Now that you have the concept of ARP spoofing down and how MAC addresses translate to IP addresses, you can actually start sniffing. There are many tools that will do all of this for you, but we’ll get to those in a later part. I feel that it’s essential that you understand what those tools are doing before you use them. Instead we’ll use Wireshark (Ethereal) to look at raw packets to understand what we’re actually seeing on the wire. First things first, if you don’t already have Wireshark installed, go get it. It’s available for Windows, OS X and most flavors of Unix (the GUI runs under X11, so you might need to set that up). Also, you’re going to see more interesting things if you have a *wired* Ethernet connection rather than a wireless one.
Start up Wireshark. Make sure you’re not running VMware/Parallels/etc. If you’re running under OS X look here for how you can see any interfaces). First, make sure you have some interfaces to sniff on. Go to Capture->Interfaces.
You’ll see a list of all interfaces on your system. In my case, en0 is my wired Ethernet (and the primary network connection for this machine). Go ahead and click on “Start” to start sniffing on this interface. Suddenly the main window will fill with all kinds of stuff, so what the heck is it? (Feel free to click Stop at any time)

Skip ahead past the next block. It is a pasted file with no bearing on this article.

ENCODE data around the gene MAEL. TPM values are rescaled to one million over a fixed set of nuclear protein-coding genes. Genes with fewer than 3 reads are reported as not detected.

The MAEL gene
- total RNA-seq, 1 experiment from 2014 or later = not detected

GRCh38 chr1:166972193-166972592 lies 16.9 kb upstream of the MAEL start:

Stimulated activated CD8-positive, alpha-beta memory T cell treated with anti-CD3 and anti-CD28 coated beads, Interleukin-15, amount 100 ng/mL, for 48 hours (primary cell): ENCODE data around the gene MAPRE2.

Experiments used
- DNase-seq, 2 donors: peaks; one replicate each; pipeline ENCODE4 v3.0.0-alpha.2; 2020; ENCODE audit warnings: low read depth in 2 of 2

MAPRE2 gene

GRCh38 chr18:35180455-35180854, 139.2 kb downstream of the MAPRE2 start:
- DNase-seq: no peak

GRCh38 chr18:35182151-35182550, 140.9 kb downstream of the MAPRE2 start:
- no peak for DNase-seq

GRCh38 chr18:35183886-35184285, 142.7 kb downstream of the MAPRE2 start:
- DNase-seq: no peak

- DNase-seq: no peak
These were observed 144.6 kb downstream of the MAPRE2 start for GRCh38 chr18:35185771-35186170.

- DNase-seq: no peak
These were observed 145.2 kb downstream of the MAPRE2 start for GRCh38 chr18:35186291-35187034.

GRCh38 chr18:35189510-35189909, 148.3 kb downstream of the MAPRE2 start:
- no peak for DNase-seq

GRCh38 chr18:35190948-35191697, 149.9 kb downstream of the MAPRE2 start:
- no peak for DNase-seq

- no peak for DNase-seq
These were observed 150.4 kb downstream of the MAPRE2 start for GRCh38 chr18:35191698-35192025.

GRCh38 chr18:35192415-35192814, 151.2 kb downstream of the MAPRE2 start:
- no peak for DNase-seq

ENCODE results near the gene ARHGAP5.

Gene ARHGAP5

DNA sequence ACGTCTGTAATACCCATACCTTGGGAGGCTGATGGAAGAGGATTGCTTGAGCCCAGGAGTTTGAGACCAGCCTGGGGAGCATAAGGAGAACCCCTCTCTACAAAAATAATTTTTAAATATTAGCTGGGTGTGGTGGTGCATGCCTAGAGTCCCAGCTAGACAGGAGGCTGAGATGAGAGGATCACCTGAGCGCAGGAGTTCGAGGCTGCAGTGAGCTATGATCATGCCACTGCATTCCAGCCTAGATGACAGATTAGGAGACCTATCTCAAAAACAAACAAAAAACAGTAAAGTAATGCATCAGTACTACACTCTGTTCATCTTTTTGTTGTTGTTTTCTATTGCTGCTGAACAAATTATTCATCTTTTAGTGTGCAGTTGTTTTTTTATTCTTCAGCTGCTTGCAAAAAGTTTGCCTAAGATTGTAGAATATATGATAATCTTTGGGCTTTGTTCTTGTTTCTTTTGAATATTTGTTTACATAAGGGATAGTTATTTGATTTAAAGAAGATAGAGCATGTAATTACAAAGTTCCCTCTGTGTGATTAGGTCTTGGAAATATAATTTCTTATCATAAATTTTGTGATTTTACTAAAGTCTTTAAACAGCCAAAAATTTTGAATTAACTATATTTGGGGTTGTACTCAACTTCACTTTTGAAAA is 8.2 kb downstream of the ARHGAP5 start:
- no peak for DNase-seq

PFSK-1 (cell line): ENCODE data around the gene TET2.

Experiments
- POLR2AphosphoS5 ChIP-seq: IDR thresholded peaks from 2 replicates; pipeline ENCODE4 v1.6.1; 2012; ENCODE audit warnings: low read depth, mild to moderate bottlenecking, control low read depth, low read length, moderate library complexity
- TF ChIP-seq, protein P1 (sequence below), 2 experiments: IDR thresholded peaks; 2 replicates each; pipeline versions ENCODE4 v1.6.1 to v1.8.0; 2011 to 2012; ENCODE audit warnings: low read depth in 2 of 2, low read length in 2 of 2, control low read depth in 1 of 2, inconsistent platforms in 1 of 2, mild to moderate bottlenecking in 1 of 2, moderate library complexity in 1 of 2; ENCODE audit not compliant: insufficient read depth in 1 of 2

This screenshot is from our office network, so you’re not likely to find any clear text passwords in it (unless the protocol doesn’t support non-clear text passwords). You’ll see quite a few ARP requests at the beginning, as several machines are looking for the .30 computer (which is our domain controller). The main window shows all of the packets that were captured in a terse format. The bottom sections show the raw packet (in hex), and for each type of packet Wireshark knows about, it’ll break down the packet for you in easy to read chunks. The following screenshot is with the ARP packet detailed information expanded. Since we talked about it last time, it might make the most sense to you if you haven’t seen other types of packets.
The ARP packet is from a printer to the broadcast Ethernet address (ff:ff:ff:ff:ff:ff) asking about 192.168.1.143. You can view the Ethernet packet “wrapper”, and then the actual ARP request which is using IP. Later on in the stream, you should see a response to this packet. Unless you’re debugging the network or verifying that any packets you sent out did in fact make it on the network, most people ignore ARP requests and the TCP/IP headers for packets. What you’re interested in is the content of those TCP packets. Wireshark shows these too!
The last feature of Wireshark that merits a discussion is “Follow the HTTP stream.” TCP/IP packets are limited in size, so you might not get all of the request or response in one packet. Wireshark will “glue” them together for you. Select the request or response you want to follow, and then right click and “Follow TCP stream”. A new window will pop up that shows you what the full “conversation” was.
This is where you’re going to find passwords or other useful information (such as what a popular web application is on that network).
Stay tuned for part 4 where I’ll go over “easy” tools that just show you passwords, and you don’t have to think too much about what you’re sniffing.
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